Every year for over a decade, I have hated Father's Day. In the time you have been absent from my life, I have become a mother, a wife and a woman. All those milestones came absent of parents, but really they came without you.
You did not stand by my side through the ups or downs, through the heartbreaks and the broken friendships, through the achievements or the projects I created.
You left me instead in a deep dark cave, knowing quite well I might not survive it. You left me with an abusive parent who robbed me of my childhood and then hurt me nearly beyond repair in my teen years. And when I called to question you, to wonder where you were, I was left screaming into a voice mail system about my broken heart.
When I was a little girl, I thought my dad was a hero. I thought he was brave, strong, funny, and loving.
I thought you were my friend.
In middle school, I thought my dad was cool.
You would bring me out late, we would hang with bikers' at coffee shops and pubs.
We would attend concerts and I would sketch these famous old musicians from your time, gifting them my art on a napkin. Art that you encouraged out of me, when you saw my potential at 8 and paid for me to take adult charcoal lessons.
You encouraged my talents and told me it could be something. I could be something. And I believed you.
When I lived with you at 12, I thought I was finally saved. Although I was placed in your care by the system, I felt like finally I would be protected. Not knowing you were addicted, or how ill you actually were.
Most of the time I was given the "fun tasks" of doing the laundry, doing the grocery shopping, doing the cooking, doing the cleaning, giving you advice about life and your job. And in exchange I got to wear whatever I wanted to, dyed my hair many colors, and took off on the bus or train whenever I felt like it.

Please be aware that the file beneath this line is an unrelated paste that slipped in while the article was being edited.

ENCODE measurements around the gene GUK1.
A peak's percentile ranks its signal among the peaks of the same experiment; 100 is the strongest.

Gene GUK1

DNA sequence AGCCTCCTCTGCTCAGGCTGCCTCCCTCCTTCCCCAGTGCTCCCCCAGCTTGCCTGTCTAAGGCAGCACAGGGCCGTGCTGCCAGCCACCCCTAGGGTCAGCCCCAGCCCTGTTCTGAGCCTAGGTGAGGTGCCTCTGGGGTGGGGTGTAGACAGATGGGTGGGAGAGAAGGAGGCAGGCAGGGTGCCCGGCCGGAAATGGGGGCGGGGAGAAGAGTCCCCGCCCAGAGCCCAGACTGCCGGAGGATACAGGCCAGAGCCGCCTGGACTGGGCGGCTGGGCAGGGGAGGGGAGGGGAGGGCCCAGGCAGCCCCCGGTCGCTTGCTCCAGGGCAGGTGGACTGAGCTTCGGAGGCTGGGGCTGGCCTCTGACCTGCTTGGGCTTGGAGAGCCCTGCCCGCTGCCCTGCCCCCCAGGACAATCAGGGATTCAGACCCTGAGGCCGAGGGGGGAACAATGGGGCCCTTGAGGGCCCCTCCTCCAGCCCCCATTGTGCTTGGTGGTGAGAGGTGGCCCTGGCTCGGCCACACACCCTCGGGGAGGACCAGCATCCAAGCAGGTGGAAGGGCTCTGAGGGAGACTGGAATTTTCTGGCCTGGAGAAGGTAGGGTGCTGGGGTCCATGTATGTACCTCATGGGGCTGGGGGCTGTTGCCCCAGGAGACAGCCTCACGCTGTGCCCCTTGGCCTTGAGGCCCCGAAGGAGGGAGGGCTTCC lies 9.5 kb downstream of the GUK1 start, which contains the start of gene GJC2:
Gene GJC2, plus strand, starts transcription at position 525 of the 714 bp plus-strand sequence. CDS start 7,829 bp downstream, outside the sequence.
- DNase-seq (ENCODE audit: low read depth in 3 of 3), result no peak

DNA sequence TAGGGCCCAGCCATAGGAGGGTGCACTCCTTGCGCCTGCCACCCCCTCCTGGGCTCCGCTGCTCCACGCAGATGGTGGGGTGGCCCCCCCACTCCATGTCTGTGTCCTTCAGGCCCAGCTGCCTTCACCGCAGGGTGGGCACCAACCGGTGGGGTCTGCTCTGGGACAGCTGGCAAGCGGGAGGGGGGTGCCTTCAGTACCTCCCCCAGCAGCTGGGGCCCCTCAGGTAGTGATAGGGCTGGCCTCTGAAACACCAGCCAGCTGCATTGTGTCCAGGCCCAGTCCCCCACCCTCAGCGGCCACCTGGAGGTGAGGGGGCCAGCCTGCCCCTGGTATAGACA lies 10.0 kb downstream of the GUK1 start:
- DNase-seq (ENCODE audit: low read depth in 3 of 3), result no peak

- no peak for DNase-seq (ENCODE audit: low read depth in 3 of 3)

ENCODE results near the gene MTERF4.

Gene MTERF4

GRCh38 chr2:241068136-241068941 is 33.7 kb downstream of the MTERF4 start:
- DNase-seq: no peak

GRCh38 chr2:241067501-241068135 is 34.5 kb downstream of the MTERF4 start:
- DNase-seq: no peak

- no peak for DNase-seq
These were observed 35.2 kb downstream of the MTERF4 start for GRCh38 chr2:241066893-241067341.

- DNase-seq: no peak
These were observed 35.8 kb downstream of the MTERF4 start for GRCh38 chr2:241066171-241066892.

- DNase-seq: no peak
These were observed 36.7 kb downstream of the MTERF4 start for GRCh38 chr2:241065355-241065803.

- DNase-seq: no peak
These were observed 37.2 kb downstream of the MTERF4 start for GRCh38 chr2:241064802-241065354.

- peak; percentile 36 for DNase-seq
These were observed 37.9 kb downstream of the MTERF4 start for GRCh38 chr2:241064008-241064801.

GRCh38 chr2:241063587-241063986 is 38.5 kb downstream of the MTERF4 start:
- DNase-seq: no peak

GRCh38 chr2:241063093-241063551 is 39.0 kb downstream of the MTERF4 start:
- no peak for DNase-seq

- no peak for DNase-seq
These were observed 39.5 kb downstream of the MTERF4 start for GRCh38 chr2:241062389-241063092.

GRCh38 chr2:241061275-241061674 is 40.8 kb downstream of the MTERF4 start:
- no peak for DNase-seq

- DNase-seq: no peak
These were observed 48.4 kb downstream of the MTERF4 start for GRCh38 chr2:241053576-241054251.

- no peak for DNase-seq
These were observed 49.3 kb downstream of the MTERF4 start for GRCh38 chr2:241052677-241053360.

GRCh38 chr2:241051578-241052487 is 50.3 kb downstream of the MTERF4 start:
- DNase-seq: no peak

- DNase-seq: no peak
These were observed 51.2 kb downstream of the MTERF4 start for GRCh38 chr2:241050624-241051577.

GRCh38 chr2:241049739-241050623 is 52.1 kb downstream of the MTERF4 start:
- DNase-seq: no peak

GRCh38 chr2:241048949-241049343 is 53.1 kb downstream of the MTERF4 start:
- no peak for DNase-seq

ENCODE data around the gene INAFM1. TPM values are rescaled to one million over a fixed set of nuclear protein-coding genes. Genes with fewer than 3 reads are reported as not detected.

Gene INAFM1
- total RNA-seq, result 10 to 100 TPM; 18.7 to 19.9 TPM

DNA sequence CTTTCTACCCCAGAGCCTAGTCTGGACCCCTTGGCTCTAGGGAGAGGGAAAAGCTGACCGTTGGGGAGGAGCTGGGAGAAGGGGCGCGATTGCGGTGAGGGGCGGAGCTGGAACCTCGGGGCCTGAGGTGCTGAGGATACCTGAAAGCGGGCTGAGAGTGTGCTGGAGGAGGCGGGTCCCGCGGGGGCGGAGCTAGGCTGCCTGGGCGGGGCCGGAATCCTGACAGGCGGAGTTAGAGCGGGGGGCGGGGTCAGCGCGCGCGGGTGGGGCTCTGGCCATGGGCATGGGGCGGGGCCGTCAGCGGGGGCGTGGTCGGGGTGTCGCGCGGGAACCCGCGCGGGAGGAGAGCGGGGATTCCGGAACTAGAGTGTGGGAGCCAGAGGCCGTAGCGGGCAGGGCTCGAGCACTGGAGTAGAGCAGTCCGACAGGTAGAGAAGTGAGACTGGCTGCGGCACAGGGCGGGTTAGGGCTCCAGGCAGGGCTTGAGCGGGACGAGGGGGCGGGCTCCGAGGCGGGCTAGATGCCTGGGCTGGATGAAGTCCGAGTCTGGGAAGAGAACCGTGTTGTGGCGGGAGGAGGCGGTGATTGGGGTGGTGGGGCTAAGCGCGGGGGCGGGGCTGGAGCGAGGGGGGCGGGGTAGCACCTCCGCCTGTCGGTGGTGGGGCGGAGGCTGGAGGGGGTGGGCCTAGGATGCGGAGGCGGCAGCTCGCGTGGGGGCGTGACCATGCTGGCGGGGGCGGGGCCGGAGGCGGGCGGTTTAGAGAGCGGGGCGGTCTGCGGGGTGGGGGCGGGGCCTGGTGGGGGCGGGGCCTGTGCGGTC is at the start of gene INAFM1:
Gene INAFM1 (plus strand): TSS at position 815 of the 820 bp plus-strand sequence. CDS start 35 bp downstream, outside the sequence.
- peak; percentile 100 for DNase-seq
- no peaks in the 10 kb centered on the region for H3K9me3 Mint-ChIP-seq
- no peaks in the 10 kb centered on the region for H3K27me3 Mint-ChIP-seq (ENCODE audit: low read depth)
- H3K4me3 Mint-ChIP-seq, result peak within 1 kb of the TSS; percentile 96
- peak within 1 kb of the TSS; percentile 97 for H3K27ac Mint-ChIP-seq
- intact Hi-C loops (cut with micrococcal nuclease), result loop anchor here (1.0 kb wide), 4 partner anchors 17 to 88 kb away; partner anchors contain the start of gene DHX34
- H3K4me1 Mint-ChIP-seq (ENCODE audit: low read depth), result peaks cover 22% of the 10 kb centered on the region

I got to spread my wings, as a baby bird just learning how to fly.
When I was forced back home it changed you.
In fact, I think it broke you.
You let it push you into a sea of addictions. I did not know that years of parenting were spent just wading the waters, with your yearning to drown.
All I could be thankful for was that you let go of my hand before you jumped.
I never dreamed of the day you would walk me down the isle or hold my first child. I never pictured what my life would look like if you waited anxiously at the door with a scowl for my prom date, your eyebrows saying "be back at 11 sharp".
I called you Charlie most of my life and when you left it felt like a severed friendship. It felt that way because you did not act like a parent. Your childlike behaviors and insecure voice, always asking if I loved you and why. Letting me take the role of a maid and a partner, drawing boundary lines with invisible ink because you did not know them yourself.